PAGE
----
“It was a form of busking, putting a virtual cap on the ground, but it became like a support group for all of us. People said to me that it was nice to know that I would be there every night. Some days I was dishevelled, sad and despondent, and other days I was joyous and showing new work.
“It was the continuity, the fact that it was every single day no matter what, it was about the endurance of it. There were nights that I did not want to do it but I nearly always felt better for having done it and on that final day - the 100th gig - it felt brilliant.”
He also began playing guitar during 2020, as a sort of hobby, working with collaborator Jim Taylor from Sheffield who set some of the poems to music. That has evolved into the band The People Who Run the Country, with two albums worth of music and songs now part of the shows.
Plays and awards
Plays, all reflective of his life, are an important facet of his output.
“What I Learned from Johnny Bevan is about a friendship, while Frankie Vah is about a new relationship,” he says.
The Remains of Logan Dankworth completed the trilogy, about a relationship disintegrating against the backdrop of Brexit, while the latest play he is working on, called The Count of the Saxon Shore, and about someone getting married for a second time.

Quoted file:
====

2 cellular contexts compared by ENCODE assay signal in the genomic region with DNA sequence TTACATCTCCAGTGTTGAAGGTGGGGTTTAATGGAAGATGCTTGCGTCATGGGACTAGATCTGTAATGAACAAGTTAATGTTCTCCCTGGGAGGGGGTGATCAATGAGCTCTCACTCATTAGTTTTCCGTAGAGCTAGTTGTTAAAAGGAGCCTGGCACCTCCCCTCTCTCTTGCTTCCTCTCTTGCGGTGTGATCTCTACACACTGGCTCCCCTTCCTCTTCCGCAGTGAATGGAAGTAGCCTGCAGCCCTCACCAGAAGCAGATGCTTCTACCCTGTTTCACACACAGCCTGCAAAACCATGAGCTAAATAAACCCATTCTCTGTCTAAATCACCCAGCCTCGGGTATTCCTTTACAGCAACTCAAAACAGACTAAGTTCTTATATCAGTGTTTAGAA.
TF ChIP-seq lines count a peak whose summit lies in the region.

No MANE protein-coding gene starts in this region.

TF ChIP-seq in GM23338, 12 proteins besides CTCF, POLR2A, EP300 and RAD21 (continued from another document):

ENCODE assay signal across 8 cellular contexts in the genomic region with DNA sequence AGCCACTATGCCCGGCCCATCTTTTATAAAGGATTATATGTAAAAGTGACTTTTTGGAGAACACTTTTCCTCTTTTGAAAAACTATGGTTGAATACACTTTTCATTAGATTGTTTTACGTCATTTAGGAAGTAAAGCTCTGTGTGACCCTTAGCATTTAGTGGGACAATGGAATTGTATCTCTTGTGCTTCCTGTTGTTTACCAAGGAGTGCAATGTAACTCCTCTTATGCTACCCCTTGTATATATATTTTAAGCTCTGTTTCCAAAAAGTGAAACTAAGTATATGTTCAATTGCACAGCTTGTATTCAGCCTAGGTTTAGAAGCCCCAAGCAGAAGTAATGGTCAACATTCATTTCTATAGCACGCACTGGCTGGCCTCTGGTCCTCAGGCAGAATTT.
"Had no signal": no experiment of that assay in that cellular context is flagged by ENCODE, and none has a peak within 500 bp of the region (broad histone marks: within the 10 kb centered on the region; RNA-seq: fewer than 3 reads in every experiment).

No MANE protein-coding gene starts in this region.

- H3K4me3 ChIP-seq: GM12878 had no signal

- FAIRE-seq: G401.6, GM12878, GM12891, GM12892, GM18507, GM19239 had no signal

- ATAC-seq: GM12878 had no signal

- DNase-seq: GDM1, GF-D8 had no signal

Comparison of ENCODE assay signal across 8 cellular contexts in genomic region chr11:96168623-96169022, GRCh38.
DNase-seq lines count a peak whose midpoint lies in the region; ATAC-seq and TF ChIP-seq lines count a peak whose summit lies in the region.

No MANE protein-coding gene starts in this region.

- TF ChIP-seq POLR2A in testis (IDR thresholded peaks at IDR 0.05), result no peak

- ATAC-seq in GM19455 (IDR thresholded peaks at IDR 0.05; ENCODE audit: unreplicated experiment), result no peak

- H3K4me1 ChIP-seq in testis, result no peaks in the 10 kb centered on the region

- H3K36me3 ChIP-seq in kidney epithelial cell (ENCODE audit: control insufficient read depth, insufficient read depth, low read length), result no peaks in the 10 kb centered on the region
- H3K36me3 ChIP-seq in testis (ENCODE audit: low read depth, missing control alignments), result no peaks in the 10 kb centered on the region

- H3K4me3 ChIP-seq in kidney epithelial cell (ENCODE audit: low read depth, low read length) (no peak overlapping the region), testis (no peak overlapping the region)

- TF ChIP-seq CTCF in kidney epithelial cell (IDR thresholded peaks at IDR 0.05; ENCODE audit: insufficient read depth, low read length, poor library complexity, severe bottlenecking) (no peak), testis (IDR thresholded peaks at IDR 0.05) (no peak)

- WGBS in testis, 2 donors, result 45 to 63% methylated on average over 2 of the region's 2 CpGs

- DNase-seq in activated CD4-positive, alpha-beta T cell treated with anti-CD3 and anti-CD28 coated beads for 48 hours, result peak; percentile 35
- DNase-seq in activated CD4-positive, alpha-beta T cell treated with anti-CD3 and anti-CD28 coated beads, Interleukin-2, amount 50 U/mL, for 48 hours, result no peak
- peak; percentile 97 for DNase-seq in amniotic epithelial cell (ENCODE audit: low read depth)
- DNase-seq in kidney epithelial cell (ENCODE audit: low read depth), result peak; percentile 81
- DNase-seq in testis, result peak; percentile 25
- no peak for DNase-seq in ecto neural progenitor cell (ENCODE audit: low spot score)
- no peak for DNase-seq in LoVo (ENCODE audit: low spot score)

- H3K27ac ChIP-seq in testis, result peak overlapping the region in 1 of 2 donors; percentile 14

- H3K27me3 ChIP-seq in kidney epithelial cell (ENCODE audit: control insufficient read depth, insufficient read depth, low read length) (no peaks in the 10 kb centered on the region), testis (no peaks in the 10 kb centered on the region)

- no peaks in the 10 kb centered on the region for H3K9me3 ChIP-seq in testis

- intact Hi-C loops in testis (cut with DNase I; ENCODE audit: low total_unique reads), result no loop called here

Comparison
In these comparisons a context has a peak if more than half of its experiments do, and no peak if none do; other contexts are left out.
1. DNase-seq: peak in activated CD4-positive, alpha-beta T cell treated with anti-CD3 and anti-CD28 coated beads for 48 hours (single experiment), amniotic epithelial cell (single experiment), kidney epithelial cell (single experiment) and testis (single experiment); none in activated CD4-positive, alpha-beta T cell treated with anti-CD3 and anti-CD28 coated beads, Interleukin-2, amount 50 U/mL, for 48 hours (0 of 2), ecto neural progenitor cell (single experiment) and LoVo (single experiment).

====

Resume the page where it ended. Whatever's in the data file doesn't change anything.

“Where do I get my ideas from?” he adds. “I use the plays to talk about things I want to talk about and what is going on in my life but the characters do take over and have their own story and it becomes less about your life. But there is a lot of my personal life in them.”
His several books and collections of poems also include The Ballad Seller illustrated by cartoonist Martin Rowson, and The Toll.
Awards include a Scotsman Fringe First (2015), a Stage Award for Acting Excellence and three Saboteur Awards including Best Performer in 2021.
Luke is getting married in the summer, though keeping the details private, apart from revealing that he and his future wife are currently going through the romantic process of booking portable loos.
Having grown up in Coggleshall, which he left and swore never again to live in a small market town in East Anglia, he has lived in the ‘small East Anglian market town’ of Bungay for the past 11 years.
“It turns out it is really nice,” he concedes. “Bungay is a great place to live, there are so many interesting people doing all sorts of interesting things. I am friends with a portrait artist and a thatcher, all sorts of artisans and fascinating people.”
*See Luke Wright on March 18 at Corn Hall Diss and March 31 at Lowestoft Marina Theatre. For more information visit lukewright.co.uk/on-tour-2022